Suffering from a Sore Throat? Your Allergies Might Be to Blame

Cleveland Clinic

It is no fun battling with allergies, especially when they occur like clockwork and you feel helpless to stop them. Its symptoms can be quite a nuisance — a runny nose, itching, and watery, bloodshot eyes.

Another symptom that sometimes comes with an allergy is a sore throat. You might think that a scratchy throat can only be a sign of colds or a viral infection, but if it comes along with your seasonal affliction, it may just be one of the normal symptoms of your allergies.

Allergies and Sore Throat

When you encounter an allergen, such as dust or pollen, your body triggers a response to this unwelcome invader. Whether it gets in your airways when you breathe it in or it enters through your eyes or skin, your immune system reacts by trying to protect your body through an inflammatory response.

One of these responses is to produce extra mucus to help rid your body of the perceived threat. This mucus often triggers a runny nose and causes congestion. And since your nose is connected to your throat and ears, these parts may become affected as well.

Excess mucus can accumulate in the back of your throat. When it starts dripping from your nose down into the back of your throat, this is known as postnasal drip. This can irritate your throat and make it feel raw and scratchy. On top of that, allergens may also cause inflammation in your throat and aggravate its soreness.

Allergies or a Cold?

Because allergies and viral infections often have the same symptoms, such as sore throat, runny nose, congestion, and headaches, you might be unsure which one is causing your discomfort.

One way to determine if your symptoms are a sign of allergies or a cold is to look back on how they started. Allergy symptoms typically come out rather abruptly, soon after you get in contact with an allergen. On the other hand, symptoms of a viral infection usually crop up gradually.

A sore throat caused by a viral infection also tends to become worse and may even reach the point that it makes it hard for you to swallow. You may also find yourself with a fever, chills, or body aches. Moreover, with a cold, your allergy medications might not help you at all.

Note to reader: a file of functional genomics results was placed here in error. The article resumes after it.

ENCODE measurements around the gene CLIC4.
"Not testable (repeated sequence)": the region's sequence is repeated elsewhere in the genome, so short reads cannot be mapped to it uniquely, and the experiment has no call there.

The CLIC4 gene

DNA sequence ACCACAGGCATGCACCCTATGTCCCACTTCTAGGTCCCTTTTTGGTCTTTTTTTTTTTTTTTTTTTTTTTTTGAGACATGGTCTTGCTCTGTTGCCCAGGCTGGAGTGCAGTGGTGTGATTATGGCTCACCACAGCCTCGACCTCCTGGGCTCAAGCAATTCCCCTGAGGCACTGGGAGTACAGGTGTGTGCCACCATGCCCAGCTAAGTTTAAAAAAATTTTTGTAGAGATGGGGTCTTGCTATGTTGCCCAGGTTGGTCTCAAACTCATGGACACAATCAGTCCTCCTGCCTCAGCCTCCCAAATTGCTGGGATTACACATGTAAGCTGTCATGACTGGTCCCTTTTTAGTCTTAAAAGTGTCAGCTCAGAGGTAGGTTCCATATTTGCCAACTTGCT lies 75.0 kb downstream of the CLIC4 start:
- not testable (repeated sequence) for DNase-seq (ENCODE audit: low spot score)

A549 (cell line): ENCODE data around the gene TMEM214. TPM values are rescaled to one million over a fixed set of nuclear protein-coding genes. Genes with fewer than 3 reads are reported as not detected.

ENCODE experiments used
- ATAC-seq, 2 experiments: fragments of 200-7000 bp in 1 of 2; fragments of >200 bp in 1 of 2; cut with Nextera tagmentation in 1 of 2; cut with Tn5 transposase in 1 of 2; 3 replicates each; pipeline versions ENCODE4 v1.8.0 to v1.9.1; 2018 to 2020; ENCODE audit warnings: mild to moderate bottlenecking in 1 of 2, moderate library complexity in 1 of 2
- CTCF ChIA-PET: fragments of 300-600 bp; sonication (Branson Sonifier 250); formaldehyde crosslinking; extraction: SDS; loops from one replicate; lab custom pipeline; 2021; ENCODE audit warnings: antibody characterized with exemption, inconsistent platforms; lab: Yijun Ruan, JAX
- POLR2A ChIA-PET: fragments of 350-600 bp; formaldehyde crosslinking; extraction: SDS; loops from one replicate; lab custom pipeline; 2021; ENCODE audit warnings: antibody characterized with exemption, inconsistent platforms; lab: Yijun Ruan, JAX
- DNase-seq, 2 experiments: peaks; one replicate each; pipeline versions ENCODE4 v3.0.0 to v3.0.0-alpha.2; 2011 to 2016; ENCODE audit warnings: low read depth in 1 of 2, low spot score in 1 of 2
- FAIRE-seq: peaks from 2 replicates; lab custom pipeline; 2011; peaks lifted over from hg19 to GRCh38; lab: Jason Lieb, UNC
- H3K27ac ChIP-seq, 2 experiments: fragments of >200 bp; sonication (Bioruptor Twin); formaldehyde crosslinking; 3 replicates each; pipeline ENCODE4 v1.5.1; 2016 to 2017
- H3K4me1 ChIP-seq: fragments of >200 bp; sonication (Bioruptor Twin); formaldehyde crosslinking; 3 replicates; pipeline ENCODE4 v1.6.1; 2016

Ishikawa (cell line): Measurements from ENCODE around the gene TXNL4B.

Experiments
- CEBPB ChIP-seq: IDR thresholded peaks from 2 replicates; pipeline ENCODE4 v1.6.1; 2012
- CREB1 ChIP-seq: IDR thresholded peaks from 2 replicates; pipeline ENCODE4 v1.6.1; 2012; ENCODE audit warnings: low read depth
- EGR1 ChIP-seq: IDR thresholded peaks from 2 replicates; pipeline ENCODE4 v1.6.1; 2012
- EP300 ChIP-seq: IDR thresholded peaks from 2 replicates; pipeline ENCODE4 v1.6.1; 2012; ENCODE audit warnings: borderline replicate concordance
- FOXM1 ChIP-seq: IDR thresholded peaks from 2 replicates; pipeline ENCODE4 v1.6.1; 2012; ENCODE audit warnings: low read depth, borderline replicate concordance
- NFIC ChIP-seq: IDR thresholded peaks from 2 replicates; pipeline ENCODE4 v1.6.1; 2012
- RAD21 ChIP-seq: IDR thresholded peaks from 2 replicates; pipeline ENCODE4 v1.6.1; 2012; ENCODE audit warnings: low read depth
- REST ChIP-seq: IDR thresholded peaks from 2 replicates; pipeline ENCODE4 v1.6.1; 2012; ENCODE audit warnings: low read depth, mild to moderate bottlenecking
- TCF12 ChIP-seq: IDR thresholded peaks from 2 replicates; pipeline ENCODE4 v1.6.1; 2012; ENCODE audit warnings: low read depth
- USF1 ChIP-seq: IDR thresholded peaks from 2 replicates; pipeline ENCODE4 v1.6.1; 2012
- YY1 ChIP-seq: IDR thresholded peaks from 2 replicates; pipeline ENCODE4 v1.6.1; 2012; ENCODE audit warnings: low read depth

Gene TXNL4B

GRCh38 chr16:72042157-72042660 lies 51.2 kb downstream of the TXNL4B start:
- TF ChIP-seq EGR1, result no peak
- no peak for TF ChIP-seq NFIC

Treating a Sore Throat Caused by Allergies

The best way to tackle a sore throat caused by allergies is to target the root of the problem. Antihistamines such as Claritin, Benadryl, or Zyrtec not only reduce inflammation in your throat but also relieve other symptoms of your allergy. To relieve postnasal drip, try a nasal spray such as ipratropium or a nasal glucocorticoid such as fluticasone.

If you want to save the allergy medications as a last resort, you may want to start with home remedies first. Some things you can do to soothe a sore throat include gargling with warm salt water, drinking lots of water, and inhaling steam. You may also try these remedies alongside your allergy meds for maximum effect.

Preventing Allergies

The best way to deal with allergies is to prevent them from happening in the first place. You can do this by reducing your exposure to allergens, especially the ones that are known to trigger your allergies.

For example, you can avoid going outside on dry windy days when there is a lot of pollen in the air. Wear a pollen mask if you need to do something outdoors. Don’t hang your laundry outside where pollen can stick to them. Take a shower after you’ve been outdoors to wash away the pollen that may have gotten on your skin and hair.

To reduce indoor allergy triggers, keep your air clean inside the house. Use air conditioning, preferably with high-efficiency filters, and keep it regularly maintained. Have a portable high-efficiency particulate air (HEPA) filter in your bedroom and opt for a vacuum cleaner that has a HEPA filter. Invest in a dehumidifier that will help keep the air in your home dry.

Like the other symptoms of your seasonal allergies, a sore throat is treatable and even preventable. Identifying the root of your problem is the first step in finding the best solution.